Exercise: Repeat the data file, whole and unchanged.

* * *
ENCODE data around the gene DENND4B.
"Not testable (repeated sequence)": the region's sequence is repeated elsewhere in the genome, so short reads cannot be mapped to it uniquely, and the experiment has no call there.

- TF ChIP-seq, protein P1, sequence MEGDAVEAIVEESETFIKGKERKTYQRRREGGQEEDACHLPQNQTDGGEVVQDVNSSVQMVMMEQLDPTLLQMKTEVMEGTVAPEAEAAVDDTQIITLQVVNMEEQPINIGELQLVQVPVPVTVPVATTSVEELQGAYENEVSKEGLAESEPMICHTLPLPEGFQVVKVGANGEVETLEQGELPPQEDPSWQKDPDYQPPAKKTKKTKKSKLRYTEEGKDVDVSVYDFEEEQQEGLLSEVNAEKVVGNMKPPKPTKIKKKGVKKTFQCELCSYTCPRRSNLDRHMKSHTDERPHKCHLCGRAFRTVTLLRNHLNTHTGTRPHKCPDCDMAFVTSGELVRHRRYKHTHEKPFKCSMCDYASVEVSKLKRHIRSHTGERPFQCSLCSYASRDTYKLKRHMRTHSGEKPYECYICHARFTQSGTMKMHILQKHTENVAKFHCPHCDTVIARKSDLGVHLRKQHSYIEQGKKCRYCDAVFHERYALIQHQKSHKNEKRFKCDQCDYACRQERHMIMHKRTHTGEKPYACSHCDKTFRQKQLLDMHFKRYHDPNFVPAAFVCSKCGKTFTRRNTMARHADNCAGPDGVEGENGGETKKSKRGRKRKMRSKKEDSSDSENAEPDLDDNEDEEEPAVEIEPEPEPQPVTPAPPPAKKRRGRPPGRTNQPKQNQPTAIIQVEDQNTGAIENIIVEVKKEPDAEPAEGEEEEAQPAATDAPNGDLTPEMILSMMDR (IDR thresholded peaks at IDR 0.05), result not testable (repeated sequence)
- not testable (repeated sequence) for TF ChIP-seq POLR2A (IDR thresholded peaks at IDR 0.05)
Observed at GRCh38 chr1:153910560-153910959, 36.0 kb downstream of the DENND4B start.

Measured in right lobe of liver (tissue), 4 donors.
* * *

ENCODE data around the gene DENND4B.
"Not testable (repeated sequence)": the region's sequence is repeated elsewhere in the genome, so short reads cannot be mapped to it uniquely, and the experiment has no call there.

- TF ChIP-seq, protein P1, sequence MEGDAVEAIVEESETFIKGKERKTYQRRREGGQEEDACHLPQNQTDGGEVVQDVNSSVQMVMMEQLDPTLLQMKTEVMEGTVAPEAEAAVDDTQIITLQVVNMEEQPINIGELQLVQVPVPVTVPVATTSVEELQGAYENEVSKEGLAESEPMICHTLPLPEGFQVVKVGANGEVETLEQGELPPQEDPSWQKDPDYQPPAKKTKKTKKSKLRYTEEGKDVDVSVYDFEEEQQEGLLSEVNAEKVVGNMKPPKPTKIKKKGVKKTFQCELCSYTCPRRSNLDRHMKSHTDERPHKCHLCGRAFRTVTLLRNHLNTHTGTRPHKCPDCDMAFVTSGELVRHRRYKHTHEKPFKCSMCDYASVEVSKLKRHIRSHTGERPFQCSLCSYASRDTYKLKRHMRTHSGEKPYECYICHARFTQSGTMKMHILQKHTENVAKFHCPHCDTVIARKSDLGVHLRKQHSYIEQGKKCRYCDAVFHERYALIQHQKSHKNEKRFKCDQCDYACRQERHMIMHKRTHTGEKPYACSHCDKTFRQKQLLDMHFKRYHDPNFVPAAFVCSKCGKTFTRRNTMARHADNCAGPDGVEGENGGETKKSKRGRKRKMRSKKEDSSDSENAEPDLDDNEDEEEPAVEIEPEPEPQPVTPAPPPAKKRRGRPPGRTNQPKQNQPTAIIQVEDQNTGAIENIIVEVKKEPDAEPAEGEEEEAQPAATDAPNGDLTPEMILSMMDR (IDR thresholded peaks at IDR 0.05), result not testable (repeated sequence)
- not testable (repeated sequence) for TF ChIP-seq POLR2A (IDR thresholded peaks at IDR 0.05)
Observed at GRCh38 chr1:153910560-153910959, 36.0 kb downstream of the DENND4B start.

Measured in right lobe of liver (tissue), 4 donors.